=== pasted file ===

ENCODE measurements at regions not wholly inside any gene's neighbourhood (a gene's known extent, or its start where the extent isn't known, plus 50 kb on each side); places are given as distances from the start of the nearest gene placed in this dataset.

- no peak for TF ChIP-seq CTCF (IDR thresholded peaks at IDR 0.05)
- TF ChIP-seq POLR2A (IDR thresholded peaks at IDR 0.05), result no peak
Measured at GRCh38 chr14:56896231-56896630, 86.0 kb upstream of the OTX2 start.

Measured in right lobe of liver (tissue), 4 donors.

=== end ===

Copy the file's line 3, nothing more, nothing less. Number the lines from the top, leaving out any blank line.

- TF ChIP-seq POLR2A (IDR thresholded peaks at IDR 0.05), result no peak